Richard Carbone and Mitchell Moncrieff participated in the Maritime Continent Thunderstorm Experiment (MCTEX) which was conducted in November and December of 1995 on the Tiwi Islands north of the Australian Continent. Carbone's participation concerned the evolution and propagation of convection that is forced by islands with zonal orientation and small topography in an easterly jet regime. At least ten case studies of evolving convection were obtained over a six week period, including some that evolved from basic seabreeze forcing through cloud clusters and weak tropical squalls, to full fledged MCSs with strong meridional orientation and a dominant convective cell structure. Data have subsequently been calibrated and archived and a seasonal morphology is now being compiled. Early findings were presented in Reading, England by Thomas Keenan [Bureau of Meteorology Research Center (BMRC), Australia] and colleagues. Diagnostic studies of individual cases will be conducted with James Wilson (ATD) and Keenan in 1997.
Andrew Crook examined the development of convection over the Tiwi Islands (located just north of Darwin, Australia) using the Clark nonhydrostatic numerical model. Results are being compared with observations taken during MCTEX. An important feature of this study is that the simulations are being performed with sufficient resolution to capture some of the larger eddies in the convective boundary layer. Initial results from a case with large-scale westerly flow (along the major axis of the Tiwi Islands) indicate that storms initially develop along a low-level convergence line that extends the full length of the island complex. Evaporative cooling from these storms then forms a low-level cold pool which begins to propagate westward against the large-scale flow. Initial results also indicate the importance of ice processes in giving the explosive development, with updraft speeds approaching 50 m/s, that is often observed in storms over the islands.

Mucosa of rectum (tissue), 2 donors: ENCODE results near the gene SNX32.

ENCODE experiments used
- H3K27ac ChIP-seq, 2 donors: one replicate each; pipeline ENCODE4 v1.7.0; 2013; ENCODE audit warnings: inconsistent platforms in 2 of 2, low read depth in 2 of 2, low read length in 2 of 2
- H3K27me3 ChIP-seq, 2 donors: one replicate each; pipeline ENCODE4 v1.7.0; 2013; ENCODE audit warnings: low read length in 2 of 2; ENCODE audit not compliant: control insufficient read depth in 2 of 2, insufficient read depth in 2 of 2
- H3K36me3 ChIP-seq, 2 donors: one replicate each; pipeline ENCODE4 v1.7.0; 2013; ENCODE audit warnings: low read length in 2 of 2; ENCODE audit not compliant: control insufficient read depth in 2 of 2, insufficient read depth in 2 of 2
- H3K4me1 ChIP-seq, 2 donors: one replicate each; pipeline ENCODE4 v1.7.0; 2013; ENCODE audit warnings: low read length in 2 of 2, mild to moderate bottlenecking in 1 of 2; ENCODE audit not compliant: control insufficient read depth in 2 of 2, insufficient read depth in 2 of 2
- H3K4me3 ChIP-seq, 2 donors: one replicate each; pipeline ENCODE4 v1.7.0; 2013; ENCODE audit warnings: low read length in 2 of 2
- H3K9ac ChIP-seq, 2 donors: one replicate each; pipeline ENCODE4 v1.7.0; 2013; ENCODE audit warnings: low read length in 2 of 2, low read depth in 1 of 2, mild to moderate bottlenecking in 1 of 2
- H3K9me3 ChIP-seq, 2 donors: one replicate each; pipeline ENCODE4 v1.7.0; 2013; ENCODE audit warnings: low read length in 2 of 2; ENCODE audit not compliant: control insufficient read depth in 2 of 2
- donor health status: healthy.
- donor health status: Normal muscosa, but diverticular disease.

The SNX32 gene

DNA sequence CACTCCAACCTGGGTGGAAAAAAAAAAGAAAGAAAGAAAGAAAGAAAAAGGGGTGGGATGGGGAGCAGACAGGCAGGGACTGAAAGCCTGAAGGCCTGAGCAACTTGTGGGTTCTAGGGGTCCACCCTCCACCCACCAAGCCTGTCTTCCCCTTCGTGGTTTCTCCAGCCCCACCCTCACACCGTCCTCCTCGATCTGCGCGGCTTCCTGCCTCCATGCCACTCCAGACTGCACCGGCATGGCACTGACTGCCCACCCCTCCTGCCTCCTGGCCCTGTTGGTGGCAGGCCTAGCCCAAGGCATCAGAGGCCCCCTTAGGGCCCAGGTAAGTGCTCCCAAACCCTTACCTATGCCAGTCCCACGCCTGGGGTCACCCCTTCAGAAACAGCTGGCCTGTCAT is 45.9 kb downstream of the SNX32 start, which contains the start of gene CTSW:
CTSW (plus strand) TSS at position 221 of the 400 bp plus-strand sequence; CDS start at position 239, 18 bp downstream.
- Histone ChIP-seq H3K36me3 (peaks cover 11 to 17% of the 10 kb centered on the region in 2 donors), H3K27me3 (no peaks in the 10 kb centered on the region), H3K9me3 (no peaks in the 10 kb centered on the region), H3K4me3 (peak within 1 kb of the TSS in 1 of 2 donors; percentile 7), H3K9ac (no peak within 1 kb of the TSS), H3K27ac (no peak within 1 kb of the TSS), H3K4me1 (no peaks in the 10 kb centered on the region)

Observations reveal that a variety of mesoscale convective vortices (MCVs) with horizontal scales ranging from tens to hundreds of kilometers, and time scales ranging from hours to days, are often generated within mesoscale convective systems. These MCVs play a variety of roles, from locally enhancing the strength of rear-inflow jets, which may contribute to the production of damaging surface winds, to initiating the development of long-lived, balanced, mid-tropospheric circulations, which can help trigger new convective episodes on subsequent days. Through the use of idealized non-hydrostatic numerical cloud model simulations, Morris Weisman and Christopher Davis have demonstrated that such vortices can originate via the tilting of system-generated horizontal vorticity at the ends of finite-length convective line segments. This process leads to the development of both cyclonic and anticyclonic line-end vortices to the left and right, respectively, of the mean low-level vertical wind shear vector. Over the longer-term, the convergence of Coriolis rotation at mid-levels may lead to the development of a preferred cyclonic vortex, which is frequently observed in asymmetric convective systems. The strength and scale of the resultant vortices was also found to depend on the strength of the ambient vertical wind shear, with the stronger, smaller vortices produced only in the more strongly sheared environments. These results emphasize that divergent, convective motion must be included in numerical or theoretical models that are designed to study or forecast the generation of such features.